Good evening, I hope you are doing well. I love fall, it’s my favorite season, so it makes me happy to see the leaves starting to change color and know that we are in for a visual treat over the next few weeks.
Thank you for the feedback on the Coaching Letter I sent out last week about Portrait of the Graduate. It is clear that the self-assessment that I attached has legs. Someone I talked to today called a good dipstick, and that struck me as exactly the right metaphor—not an in-depth or exhaustive diagnostic exercise, but a good way to do a quick reflection on the status of the work of improvement. Interestingly, I think one of the things that it managed to do was make clear that the Portrait of the Graduate is not an end in itself. I know that some people really balk at the terminology, and I understand that because education is already so stuffed to the gills with acronyms that it’s hard to see how another one could possibly be useful. But the self-assessment quite deliberately embedded Portrait of the Graduate in the district’s mission and vision, intending to show thereby that it is really just a different way of constructing a vision statement, rather than a whole separate layer of work. And the other rows reflect the work of school improvement more globally, not just the narrow first step of painting your portrait. I’m attaching the “dipstick” again for your convenience.
Also, the description of the work that goes into designing, planning for implementation of, execution, assessing and adjusting the PoG in the last Coaching Letter also turned out to be useful. A colleague sent me video of one superintendent reading the paragraph out loud to a design team by way of conveying to them how much work there is in the work. Which we sometimes forget. So many plans are to-do lists which completely understate the scale of what it takes to redesign and rebuild a system. I’m attaching the paragraph that describes PoG as well, in case it is useful to you in helping a team or audience unpack all the facets of the undertaking. When I wrote it, I wrestled with whether to bullet it out, but decided against it, thinking that the visual density of the text would help to express the density of the work. I hope that comes across.
This afternoon I had the distinct pleasure of working with a group of high school department chairs synthesizing two big ideas that I talk about a lot—backwards mapping from the Portrait of the Graduate, and developing a learning goal. I’m attaching a photograph of that—I know it’s beyond geeky, but honestly, I think I do my best work on classroom whiteboards. They did a tremendous job of articulating what they want teachers to learn in order to be able to create very different classroom environments—in this case, how to ensure that the students are doing the intellectual lifting in the classroom, rather than watching teachers flex their own cognitive muscles.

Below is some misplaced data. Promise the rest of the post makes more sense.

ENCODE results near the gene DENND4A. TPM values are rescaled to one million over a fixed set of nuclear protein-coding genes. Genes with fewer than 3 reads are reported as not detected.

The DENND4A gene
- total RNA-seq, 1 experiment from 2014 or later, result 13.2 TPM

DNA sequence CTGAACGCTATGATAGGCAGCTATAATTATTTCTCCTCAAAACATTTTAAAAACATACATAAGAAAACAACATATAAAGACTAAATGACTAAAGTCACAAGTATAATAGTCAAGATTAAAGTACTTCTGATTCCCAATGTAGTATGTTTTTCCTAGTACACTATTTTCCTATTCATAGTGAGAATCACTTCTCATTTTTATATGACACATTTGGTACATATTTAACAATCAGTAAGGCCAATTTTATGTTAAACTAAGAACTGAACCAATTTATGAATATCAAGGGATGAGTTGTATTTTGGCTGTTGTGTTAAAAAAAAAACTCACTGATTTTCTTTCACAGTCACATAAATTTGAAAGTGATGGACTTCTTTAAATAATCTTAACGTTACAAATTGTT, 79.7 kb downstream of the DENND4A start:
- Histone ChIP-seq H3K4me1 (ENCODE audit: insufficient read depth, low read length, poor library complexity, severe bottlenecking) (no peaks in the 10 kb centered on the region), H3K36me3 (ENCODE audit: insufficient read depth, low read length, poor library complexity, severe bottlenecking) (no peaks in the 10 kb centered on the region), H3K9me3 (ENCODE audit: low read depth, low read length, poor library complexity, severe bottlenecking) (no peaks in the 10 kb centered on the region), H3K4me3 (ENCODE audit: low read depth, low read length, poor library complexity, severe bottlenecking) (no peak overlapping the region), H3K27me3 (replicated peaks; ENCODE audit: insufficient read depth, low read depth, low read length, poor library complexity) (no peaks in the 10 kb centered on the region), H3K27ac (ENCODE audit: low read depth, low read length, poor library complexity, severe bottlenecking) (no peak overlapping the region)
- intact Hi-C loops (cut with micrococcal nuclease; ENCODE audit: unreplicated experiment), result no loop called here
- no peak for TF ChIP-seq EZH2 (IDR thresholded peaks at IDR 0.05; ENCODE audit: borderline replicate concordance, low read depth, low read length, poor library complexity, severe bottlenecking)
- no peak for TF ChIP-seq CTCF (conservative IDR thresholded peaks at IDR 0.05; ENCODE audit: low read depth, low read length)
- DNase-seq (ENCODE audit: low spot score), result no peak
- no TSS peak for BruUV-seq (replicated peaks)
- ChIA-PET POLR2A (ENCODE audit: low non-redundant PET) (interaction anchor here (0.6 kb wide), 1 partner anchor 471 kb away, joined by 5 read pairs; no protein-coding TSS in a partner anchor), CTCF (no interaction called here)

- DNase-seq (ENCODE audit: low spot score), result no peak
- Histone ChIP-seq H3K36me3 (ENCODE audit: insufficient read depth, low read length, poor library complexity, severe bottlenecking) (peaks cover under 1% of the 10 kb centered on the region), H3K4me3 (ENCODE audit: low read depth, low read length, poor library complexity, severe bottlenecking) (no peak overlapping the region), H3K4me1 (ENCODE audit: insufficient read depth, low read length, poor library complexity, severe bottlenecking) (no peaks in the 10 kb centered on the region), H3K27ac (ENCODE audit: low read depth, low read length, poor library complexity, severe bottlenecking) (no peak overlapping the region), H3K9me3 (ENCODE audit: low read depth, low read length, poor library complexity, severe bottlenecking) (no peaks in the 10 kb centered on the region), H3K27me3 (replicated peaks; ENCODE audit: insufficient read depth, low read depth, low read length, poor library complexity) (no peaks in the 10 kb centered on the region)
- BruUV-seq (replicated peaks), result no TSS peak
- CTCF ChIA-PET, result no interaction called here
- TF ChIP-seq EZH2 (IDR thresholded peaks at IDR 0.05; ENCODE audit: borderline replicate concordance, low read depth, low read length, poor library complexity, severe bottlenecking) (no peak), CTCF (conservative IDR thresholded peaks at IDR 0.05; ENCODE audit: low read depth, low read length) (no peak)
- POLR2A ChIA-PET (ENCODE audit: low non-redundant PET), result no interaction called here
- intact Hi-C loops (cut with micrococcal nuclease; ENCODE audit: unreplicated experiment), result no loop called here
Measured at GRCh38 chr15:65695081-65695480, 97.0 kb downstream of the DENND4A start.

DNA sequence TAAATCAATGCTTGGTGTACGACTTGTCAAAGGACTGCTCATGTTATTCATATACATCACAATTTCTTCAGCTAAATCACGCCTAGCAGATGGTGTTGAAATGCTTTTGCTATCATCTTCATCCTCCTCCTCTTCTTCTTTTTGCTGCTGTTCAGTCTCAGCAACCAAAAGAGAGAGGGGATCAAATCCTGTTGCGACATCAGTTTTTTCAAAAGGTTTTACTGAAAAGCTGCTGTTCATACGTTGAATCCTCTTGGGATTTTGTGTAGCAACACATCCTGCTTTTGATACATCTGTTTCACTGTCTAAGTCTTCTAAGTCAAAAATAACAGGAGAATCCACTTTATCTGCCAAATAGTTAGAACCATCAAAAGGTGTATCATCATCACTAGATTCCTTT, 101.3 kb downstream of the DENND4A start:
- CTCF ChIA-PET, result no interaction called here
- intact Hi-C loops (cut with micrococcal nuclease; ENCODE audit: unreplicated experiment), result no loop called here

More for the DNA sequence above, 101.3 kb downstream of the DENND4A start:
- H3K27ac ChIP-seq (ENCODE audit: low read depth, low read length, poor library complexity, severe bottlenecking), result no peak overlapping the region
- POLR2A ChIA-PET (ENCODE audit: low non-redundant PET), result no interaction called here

I’m hoping to do very similar work with middle school teacher leaders from three different schools tomorrow. Because one of the things I have come to understand over the last few years is the importance of investing in the leadership and capacity of teacher leaders. But I have a hard time explaining exactly why that is, so that will have to be the subject of another Coaching Letter—after a lot of reading and thinking. In the meantime, you may wish to check out this article from Ed Leadership. Or maybe don’t bother, because it strikes me as really unhelpful. So if you do read it, see if you can figure out exactly what it is saying about why teacher leadership is important for improving outcomes for students. Barth’s construction of teacher leadership seems to be very technical—e.g. running better faculty meetings—rather than asking people to come together to do the work of designing strategy or building capacity in themselves and others. Meh.
And so in closing, and to connect back to what I said earlier about trying to convey the complexity of the work, I’m attaching another PowerPoint slide, one of my favorite quotations: “In the varied topography of professional practice, there is a high hard ground overlooking the swamp. On the high ground, manageable problems lend themselves to solutions through the application of research-based theory and technique. In the swampy lowland, messy, confusing problems defy technical solution” (Schön, 1987, p.3). I am not interested in teacher leadership that makes the lunch line move more quickly or meetings end on time, although those things are important. I am interested in teacher leadership that involves getting into the swamp and wrestling alligators—I want to take on the messy, confusing problems that defy technical solution and I want to do it with the people who have, after students, the most to gain or lose.
I imagine my dad has counted the number of mixed metaphors in this letter and is shaking his head. Enjoy the rest of your week. Best, Isobel
Isobel Stevenson, PhD PCC
Connecticut Center for School Change
151 New Park Ave
Hartford, CT 06106